Morphou (Μόρφου) – Güzelyurt

Cyprus

The municipality of Morphou (Μόρφου) or Güzelyurt (in Turkish) has about 18,000 inhabitants. Do not trust its name in Greek or Turkish: Morphou means “the beautiful” and Güzelyurt, “beautiful city”. That’s not true. With the exception of a few colonial-style villas and the municipal market inherited from the British period (along the main street, Ecevit Caddesi), there is not much pretty around here. Still, it’s one of our favorites. First of all for the friendly welcome of the inhabitants, not jaded by foreign visitors. Then, for its two – and unique – places to visit: the Agios Mamas Monastery and the Museum of Archaeology and Natural History. Of course, this is not enough to justify a stay in Morphou, just a stopover. And if the city cannot rely on tourism to develop, it has other assets: its lush surroundings rich in citrus fruits (50% of the island’s production) and its sparkling American-style campus hosting 3,000 students (mainly Turkish) which was created in 2005 on the northern outskirts by the prestigious Middle East Technical University of Ankara.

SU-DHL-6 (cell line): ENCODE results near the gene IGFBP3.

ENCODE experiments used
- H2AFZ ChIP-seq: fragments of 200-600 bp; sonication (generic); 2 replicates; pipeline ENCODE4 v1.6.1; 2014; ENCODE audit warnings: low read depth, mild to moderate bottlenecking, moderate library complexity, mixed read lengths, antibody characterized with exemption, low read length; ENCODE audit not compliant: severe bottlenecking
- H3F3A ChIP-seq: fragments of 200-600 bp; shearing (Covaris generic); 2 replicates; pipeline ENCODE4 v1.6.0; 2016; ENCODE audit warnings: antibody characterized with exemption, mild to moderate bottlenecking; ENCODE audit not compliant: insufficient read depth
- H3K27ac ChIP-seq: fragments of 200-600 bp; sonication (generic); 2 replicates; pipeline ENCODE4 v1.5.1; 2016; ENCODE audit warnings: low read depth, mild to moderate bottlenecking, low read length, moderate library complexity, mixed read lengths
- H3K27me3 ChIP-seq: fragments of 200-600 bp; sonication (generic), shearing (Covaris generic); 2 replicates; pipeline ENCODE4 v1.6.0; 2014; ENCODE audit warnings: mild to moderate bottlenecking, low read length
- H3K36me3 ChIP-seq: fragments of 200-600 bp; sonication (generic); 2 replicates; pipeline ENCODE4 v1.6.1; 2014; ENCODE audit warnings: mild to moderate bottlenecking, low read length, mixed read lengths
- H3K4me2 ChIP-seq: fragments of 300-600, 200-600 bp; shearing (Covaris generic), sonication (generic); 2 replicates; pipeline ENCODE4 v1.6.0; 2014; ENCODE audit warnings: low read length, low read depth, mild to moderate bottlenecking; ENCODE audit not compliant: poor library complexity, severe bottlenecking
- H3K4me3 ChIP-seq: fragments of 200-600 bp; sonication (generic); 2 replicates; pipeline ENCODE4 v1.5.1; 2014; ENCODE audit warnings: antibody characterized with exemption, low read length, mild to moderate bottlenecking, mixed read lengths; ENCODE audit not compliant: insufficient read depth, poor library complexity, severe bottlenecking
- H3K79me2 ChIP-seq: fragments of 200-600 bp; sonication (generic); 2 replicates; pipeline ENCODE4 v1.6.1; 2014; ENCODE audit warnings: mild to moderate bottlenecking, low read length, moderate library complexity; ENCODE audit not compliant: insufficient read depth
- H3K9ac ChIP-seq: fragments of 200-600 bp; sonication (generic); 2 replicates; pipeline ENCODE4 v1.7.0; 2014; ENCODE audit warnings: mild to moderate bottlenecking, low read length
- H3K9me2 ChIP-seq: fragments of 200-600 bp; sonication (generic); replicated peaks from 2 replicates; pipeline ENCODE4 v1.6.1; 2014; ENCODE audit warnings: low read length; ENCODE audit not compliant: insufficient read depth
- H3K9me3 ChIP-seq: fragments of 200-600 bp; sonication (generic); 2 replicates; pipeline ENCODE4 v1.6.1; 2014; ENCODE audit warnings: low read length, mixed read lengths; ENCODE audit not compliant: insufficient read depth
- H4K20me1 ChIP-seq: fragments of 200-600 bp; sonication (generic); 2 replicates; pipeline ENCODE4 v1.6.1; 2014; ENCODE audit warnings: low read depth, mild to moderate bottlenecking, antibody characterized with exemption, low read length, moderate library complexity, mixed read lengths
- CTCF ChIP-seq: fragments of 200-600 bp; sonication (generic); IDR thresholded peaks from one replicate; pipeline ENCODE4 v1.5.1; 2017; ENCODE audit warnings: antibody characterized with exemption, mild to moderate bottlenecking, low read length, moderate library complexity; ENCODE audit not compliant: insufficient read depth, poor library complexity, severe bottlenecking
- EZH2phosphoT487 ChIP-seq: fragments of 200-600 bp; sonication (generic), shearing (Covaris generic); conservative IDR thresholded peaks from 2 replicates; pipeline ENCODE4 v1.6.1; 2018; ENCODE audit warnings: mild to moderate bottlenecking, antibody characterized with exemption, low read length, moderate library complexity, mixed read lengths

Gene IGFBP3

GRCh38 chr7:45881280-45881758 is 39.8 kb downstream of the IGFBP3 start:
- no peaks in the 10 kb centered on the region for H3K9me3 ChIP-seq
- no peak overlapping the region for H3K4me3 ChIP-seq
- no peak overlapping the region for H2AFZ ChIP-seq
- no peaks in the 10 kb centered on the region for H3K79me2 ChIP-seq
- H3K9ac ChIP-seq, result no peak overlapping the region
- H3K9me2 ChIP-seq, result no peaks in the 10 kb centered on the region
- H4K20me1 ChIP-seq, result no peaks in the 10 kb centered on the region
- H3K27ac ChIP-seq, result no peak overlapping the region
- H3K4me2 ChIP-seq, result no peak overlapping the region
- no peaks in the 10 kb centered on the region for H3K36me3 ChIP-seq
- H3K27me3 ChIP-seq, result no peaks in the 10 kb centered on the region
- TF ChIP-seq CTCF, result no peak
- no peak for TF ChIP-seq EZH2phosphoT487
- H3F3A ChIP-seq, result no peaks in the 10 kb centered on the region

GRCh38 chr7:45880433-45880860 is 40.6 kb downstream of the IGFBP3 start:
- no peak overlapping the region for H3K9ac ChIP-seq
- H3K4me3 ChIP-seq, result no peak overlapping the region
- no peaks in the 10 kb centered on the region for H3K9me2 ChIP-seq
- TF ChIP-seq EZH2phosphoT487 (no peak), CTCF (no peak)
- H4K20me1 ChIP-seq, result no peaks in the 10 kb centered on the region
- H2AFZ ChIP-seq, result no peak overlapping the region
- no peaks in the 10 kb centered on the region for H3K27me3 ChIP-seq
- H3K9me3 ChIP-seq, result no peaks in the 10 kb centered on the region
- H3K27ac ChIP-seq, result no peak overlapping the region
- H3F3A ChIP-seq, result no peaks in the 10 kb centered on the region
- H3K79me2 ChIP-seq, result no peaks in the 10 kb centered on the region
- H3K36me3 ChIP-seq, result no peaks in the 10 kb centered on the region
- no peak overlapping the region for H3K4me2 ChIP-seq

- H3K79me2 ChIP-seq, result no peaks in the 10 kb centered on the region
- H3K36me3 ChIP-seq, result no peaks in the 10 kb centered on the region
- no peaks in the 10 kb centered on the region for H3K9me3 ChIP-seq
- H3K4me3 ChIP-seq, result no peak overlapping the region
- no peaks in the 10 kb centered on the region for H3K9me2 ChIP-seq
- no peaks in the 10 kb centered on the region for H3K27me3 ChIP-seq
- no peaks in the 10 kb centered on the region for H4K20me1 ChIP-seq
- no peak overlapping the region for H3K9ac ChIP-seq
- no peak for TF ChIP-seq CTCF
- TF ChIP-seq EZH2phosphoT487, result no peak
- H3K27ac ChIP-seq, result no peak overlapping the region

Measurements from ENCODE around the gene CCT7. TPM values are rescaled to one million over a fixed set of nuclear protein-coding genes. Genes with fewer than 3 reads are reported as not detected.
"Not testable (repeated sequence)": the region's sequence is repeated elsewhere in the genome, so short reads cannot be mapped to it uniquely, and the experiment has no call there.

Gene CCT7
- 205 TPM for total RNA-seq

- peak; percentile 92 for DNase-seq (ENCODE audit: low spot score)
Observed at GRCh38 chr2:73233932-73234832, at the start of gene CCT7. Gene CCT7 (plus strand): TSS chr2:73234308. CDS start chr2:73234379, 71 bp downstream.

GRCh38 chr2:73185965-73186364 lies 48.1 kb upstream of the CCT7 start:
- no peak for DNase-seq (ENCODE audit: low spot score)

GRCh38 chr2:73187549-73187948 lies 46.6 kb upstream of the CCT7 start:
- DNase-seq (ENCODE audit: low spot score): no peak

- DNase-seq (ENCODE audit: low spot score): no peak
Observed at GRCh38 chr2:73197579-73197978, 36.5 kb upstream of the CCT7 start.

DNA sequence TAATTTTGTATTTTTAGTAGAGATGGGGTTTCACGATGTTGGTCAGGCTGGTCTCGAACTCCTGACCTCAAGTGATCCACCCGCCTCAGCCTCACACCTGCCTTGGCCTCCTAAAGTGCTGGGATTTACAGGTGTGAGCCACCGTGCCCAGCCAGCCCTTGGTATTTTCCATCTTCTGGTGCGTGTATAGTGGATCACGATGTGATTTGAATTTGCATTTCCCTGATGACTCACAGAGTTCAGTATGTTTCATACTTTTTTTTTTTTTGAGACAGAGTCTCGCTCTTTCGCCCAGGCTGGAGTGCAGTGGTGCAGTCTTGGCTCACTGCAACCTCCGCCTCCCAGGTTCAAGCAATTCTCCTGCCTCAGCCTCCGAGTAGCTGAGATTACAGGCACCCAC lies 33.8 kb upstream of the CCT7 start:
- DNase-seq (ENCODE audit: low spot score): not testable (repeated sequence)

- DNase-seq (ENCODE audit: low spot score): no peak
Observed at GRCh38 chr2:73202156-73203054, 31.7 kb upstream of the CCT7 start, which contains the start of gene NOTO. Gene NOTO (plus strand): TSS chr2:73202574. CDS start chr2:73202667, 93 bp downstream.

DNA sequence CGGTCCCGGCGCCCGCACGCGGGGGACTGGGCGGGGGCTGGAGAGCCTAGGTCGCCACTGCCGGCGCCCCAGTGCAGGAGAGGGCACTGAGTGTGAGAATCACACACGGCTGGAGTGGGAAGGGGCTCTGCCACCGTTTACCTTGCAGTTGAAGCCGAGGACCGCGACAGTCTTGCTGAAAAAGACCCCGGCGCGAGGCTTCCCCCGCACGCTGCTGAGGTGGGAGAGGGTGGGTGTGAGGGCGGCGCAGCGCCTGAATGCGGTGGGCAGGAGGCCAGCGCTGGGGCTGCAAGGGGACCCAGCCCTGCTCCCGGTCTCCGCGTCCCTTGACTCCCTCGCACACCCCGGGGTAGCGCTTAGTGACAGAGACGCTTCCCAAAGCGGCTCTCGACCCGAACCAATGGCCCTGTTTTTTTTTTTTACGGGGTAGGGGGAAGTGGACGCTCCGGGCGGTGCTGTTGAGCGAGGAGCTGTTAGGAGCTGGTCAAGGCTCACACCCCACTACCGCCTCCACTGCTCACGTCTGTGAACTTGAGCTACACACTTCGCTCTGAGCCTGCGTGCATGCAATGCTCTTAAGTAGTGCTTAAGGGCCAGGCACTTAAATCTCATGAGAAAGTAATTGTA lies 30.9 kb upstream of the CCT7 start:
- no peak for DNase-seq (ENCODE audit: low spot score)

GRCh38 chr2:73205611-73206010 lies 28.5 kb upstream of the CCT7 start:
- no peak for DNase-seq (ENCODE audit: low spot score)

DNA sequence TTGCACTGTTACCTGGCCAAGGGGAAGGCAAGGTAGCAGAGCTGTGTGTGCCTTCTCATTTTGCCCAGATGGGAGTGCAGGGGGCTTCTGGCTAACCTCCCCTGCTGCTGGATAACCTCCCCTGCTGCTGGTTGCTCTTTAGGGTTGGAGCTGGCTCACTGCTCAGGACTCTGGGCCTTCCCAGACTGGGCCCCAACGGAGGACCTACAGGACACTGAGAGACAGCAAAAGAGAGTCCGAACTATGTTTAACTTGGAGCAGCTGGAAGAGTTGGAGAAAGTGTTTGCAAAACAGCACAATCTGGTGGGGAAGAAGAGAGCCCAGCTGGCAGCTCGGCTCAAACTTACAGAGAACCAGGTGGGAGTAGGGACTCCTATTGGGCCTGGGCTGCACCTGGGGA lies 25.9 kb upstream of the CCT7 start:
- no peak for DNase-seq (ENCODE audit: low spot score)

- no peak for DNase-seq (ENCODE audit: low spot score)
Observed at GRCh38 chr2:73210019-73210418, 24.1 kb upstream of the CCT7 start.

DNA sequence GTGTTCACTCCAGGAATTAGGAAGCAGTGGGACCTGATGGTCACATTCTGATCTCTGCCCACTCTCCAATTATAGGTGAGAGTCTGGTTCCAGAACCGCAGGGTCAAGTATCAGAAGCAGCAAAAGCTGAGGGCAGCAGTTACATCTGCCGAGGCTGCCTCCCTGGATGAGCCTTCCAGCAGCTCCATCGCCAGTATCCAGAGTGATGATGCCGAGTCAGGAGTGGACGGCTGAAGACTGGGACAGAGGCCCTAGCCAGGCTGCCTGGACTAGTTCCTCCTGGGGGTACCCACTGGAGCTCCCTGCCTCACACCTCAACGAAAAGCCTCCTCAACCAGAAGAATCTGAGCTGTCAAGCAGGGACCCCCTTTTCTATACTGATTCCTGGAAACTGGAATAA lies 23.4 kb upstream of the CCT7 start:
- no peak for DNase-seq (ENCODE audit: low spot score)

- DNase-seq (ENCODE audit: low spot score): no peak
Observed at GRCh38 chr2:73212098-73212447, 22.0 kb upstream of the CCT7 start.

History. 

Morphou is said to have been founded by the Spartans around the 8th century BC. And it is these same settlers from Greece who may have introduced the cult of Aphrodite here. Constantly inhabited by Hellenophones for millennia, the city never counted more than 200 Turkish speakers after the Ottoman conquest. Everything changed with the Turkish invasion of 1974, with the departure of the 7,500 Greek Cypriot inhabitants and the massive arrival of Turkish Cypriot refugees driven out of the southern area, particularly from Paphos.

GUZELYURT AND THE CITRUS REGION

Not only citrus but a large acreage of vegetables are grown in this region and with every large town holding a weekly market there is never a shortage of fresh fruit and vegetables. Hundreds of hectares are covered in orchards growing every type of citrus fruit known to man and there are roadside stalls selling bottles of freshly squeezed juice. In fact there is such an abundance of fruit that much of it will go to waste. However it is worth remembering that not all oranges are for eating or juicing, there are also those used to make marmalade and any attempt to eat them leaves a bitter taste! The town itself is not of great historical significance apart from once, long ago, being the terminus for the Famagusta to Morphou (Guzelyurt) railway line. In addition there was an extension of the main line that supported the mining works at Gemikonagi though there is now scant evidence of its existence. The main attractions in the town are the church of St. Mamas and the antiquities museum. St Mamas enjoys much popul Read More

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